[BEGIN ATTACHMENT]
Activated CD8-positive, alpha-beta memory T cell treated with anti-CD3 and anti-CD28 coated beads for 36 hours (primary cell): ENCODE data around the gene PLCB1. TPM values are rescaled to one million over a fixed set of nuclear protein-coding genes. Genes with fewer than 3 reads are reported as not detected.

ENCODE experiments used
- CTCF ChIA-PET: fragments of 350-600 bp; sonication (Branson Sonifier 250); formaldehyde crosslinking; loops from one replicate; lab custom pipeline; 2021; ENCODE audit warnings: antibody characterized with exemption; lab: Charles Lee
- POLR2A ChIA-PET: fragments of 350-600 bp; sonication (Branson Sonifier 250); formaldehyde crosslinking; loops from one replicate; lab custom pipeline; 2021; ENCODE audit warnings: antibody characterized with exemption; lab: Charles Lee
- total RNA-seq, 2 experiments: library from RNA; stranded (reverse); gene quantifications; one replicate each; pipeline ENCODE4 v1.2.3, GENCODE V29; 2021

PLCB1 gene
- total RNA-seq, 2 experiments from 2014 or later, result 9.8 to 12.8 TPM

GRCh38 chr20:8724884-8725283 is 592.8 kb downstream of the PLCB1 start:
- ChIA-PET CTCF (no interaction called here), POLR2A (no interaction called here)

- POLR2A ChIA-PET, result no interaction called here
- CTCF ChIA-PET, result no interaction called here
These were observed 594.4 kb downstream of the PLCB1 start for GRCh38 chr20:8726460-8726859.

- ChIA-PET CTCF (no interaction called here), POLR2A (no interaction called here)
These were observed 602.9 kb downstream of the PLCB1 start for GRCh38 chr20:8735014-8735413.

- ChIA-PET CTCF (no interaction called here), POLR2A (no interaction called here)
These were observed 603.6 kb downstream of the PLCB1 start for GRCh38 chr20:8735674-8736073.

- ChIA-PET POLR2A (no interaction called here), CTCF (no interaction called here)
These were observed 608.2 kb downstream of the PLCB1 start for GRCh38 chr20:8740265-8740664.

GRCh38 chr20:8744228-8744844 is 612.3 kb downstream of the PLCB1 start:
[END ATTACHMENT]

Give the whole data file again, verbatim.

Activated CD8-positive, alpha-beta memory T cell treated with anti-CD3 and anti-CD28 coated beads for 36 hours (primary cell): ENCODE data around the gene PLCB1. TPM values are rescaled to one million over a fixed set of nuclear protein-coding genes. Genes with fewer than 3 reads are reported as not detected.

ENCODE experiments used
- CTCF ChIA-PET: fragments of 350-600 bp; sonication (Branson Sonifier 250); formaldehyde crosslinking; loops from one replicate; lab custom pipeline; 2021; ENCODE audit warnings: antibody characterized with exemption; lab: Charles Lee
- POLR2A ChIA-PET: fragments of 350-600 bp; sonication (Branson Sonifier 250); formaldehyde crosslinking; loops from one replicate; lab custom pipeline; 2021; ENCODE audit warnings: antibody characterized with exemption; lab: Charles Lee
- total RNA-seq, 2 experiments: library from RNA; stranded (reverse); gene quantifications; one replicate each; pipeline ENCODE4 v1.2.3, GENCODE V29; 2021

PLCB1 gene
- total RNA-seq, 2 experiments from 2014 or later, result 9.8 to 12.8 TPM

GRCh38 chr20:8724884-8725283 is 592.8 kb downstream of the PLCB1 start:
- ChIA-PET CTCF (no interaction called here), POLR2A (no interaction called here)

- POLR2A ChIA-PET, result no interaction called here
- CTCF ChIA-PET, result no interaction called here
These were observed 594.4 kb downstream of the PLCB1 start for GRCh38 chr20:8726460-8726859.

- ChIA-PET CTCF (no interaction called here), POLR2A (no interaction called here)
These were observed 602.9 kb downstream of the PLCB1 start for GRCh38 chr20:8735014-8735413.

- ChIA-PET CTCF (no interaction called here), POLR2A (no interaction called here)
These were observed 603.6 kb downstream of the PLCB1 start for GRCh38 chr20:8735674-8736073.

- ChIA-PET POLR2A (no interaction called here), CTCF (no interaction called here)
These were observed 608.2 kb downstream of the PLCB1 start for GRCh38 chr20:8740265-8740664.

GRCh38 chr20:8744228-8744844 is 612.3 kb downstream of the PLCB1 start: